He has notoriously kept himself away from the snowboarding community at times, focusing more on his brand—he has an apparel line at big-box store Target—than growing the sport on the slopes. He has positioned himself as bigger than the sport, so when someone of his illustrious status pulls out of a big event, he becomes an enormous target (no pun intended) for the other riders, including some of his own teammates.
Jeff Passan of Yahoo! Sports wrote an article Wednesday chronicling White's experience with the other riders, liberally quoting fellow American and halfpipe competitor Danny Davis, the 25-year-old snowboarding star who seems to be no fan of White or his success.
"The thing with Shaun is, he's got a line at Target, which is great to get kids into Shaun White and snowboarding," said Davis. "But it's tough when you don't give too much back to snowboarding."
Yes, that is another American rider stating publicly that White—the man personally responsible for getting millions of kids in this generation into sports like snowboarding and skateboarding—doesn't give enough back to the sport.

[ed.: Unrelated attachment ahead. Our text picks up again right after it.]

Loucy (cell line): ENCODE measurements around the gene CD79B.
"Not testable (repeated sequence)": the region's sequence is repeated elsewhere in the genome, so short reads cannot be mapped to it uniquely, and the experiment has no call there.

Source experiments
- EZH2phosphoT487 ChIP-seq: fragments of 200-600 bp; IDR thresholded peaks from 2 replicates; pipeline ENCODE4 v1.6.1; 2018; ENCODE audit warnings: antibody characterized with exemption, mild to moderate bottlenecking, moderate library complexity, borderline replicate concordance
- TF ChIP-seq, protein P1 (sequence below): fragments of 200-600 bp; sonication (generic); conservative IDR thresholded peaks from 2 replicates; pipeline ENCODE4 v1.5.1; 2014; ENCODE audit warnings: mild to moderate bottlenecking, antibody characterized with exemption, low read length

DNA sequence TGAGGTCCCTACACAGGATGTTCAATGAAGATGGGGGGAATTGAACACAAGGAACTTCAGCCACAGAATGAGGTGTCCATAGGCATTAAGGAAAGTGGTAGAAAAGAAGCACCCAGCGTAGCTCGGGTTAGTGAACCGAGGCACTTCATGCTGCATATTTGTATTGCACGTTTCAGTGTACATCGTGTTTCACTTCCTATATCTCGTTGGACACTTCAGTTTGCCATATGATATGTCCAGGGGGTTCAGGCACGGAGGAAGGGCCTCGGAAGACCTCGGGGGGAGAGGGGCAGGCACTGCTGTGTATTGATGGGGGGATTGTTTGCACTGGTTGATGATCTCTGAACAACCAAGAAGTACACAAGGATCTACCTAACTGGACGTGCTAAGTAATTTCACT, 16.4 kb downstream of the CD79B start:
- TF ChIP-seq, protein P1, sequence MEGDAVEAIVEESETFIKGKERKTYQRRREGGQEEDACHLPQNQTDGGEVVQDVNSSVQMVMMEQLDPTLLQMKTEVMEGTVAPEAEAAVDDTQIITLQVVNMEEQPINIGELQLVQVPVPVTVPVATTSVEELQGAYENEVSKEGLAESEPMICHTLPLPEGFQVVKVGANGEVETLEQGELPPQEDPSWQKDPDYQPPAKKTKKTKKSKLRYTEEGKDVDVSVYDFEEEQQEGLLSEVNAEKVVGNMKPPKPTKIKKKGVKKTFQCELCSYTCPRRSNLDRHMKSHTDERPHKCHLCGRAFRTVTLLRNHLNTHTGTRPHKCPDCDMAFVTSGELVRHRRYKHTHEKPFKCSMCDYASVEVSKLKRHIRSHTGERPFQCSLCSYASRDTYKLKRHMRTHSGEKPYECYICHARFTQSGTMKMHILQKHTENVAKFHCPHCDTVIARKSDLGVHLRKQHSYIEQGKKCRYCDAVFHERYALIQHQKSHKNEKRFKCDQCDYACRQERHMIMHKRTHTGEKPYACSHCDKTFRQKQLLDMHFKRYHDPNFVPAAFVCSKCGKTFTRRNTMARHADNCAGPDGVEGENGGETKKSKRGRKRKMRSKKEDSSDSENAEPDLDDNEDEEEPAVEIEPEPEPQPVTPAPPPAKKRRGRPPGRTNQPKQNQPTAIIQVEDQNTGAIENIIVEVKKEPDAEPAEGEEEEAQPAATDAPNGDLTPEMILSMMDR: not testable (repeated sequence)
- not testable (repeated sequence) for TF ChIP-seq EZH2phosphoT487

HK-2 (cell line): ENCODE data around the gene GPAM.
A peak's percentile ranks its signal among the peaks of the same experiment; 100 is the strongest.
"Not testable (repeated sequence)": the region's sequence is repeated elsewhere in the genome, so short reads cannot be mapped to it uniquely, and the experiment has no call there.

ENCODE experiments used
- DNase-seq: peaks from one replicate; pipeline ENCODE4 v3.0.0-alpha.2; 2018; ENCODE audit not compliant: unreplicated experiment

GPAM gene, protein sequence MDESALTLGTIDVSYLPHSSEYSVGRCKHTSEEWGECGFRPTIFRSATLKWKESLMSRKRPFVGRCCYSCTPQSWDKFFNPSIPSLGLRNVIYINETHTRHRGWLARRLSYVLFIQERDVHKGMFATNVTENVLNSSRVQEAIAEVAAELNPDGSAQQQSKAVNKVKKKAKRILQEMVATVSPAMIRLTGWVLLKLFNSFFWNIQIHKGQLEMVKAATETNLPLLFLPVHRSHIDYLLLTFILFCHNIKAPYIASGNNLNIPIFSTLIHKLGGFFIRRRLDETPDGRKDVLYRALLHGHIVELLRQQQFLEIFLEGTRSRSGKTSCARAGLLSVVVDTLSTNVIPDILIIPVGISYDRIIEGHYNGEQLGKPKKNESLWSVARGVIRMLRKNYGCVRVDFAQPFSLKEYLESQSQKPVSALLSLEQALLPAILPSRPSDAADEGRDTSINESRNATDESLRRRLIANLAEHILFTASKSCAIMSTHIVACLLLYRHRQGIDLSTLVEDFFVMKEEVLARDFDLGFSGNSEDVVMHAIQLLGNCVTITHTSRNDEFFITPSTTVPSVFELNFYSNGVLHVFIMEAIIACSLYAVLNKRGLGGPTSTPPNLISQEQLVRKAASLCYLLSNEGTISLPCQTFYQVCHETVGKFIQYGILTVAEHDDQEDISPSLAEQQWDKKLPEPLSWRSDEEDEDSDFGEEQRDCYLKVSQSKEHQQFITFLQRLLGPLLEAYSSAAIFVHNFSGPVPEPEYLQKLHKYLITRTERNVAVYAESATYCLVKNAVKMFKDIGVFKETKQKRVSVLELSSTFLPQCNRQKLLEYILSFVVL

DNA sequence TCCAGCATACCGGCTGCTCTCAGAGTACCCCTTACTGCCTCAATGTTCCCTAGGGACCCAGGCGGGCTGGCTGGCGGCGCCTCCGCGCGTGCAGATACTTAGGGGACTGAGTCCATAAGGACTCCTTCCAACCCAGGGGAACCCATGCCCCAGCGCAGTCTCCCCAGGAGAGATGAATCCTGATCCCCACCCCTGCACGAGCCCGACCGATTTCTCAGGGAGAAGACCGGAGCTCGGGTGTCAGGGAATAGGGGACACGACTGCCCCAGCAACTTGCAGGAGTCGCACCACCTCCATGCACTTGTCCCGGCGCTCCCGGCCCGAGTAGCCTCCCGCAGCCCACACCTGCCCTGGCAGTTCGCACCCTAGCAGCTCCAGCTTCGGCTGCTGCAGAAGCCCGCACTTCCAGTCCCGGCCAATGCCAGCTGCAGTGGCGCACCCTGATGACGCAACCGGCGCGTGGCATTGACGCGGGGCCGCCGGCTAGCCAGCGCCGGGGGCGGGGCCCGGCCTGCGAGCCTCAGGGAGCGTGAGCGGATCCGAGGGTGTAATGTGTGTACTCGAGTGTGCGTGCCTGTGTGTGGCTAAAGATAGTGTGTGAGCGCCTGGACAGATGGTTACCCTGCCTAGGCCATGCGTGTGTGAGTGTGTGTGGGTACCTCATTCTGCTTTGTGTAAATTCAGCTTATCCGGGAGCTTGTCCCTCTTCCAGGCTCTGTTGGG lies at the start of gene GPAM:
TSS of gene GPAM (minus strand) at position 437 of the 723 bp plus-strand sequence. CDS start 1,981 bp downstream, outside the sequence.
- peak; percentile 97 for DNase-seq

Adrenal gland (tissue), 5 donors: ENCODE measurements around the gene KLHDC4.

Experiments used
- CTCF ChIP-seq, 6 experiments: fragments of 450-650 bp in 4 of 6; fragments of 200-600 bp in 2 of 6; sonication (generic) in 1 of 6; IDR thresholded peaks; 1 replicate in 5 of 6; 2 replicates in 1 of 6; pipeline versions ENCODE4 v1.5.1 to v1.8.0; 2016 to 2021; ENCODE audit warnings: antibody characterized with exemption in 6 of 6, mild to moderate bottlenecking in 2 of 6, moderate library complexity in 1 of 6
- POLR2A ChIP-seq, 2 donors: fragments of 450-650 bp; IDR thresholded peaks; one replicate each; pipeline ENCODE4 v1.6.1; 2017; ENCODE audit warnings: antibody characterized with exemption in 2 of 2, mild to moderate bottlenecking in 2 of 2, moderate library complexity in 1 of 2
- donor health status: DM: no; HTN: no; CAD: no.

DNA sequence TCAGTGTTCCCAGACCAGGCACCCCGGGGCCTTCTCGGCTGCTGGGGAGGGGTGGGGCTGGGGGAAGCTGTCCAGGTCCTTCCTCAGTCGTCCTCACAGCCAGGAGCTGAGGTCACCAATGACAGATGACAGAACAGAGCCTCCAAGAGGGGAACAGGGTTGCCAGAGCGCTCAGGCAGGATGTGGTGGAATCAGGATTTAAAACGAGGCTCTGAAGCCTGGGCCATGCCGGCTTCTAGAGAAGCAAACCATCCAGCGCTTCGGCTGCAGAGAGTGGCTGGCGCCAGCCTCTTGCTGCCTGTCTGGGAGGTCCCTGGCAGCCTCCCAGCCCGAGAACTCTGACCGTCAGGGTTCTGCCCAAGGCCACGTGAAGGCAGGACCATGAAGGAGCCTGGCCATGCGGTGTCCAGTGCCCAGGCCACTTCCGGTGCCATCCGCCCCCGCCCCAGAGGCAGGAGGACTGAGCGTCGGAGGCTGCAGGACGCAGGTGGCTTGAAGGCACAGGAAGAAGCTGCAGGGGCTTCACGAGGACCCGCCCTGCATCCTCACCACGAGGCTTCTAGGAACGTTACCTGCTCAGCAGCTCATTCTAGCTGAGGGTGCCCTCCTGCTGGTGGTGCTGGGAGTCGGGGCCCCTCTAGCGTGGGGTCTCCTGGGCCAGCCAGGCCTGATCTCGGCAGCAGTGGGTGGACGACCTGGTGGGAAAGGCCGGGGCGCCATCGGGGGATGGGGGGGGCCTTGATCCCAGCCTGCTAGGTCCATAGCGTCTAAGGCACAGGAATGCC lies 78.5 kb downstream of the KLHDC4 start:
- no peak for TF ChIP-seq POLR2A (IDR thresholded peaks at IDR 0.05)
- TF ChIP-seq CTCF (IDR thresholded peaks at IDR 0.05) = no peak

This actually happened. At the Olympics.
Davis is part of a snowboarding super group called Frends—cleverly misspelled because "there is no I in Frends"—that tried to bring the sport back to its roots and away from big-ticket competition and corporate interests.
A noble venture, surely, but Davis either fails to acknowledge or chooses to blindly ignore the fact he is at the Olympics. This isn't some halfpipe carved out on the backside of a mountain in Colorado; this is the biggest event in the world.
Davis, like White, is there representing his country. And while there may not be an "i" in Frends, there is one in America.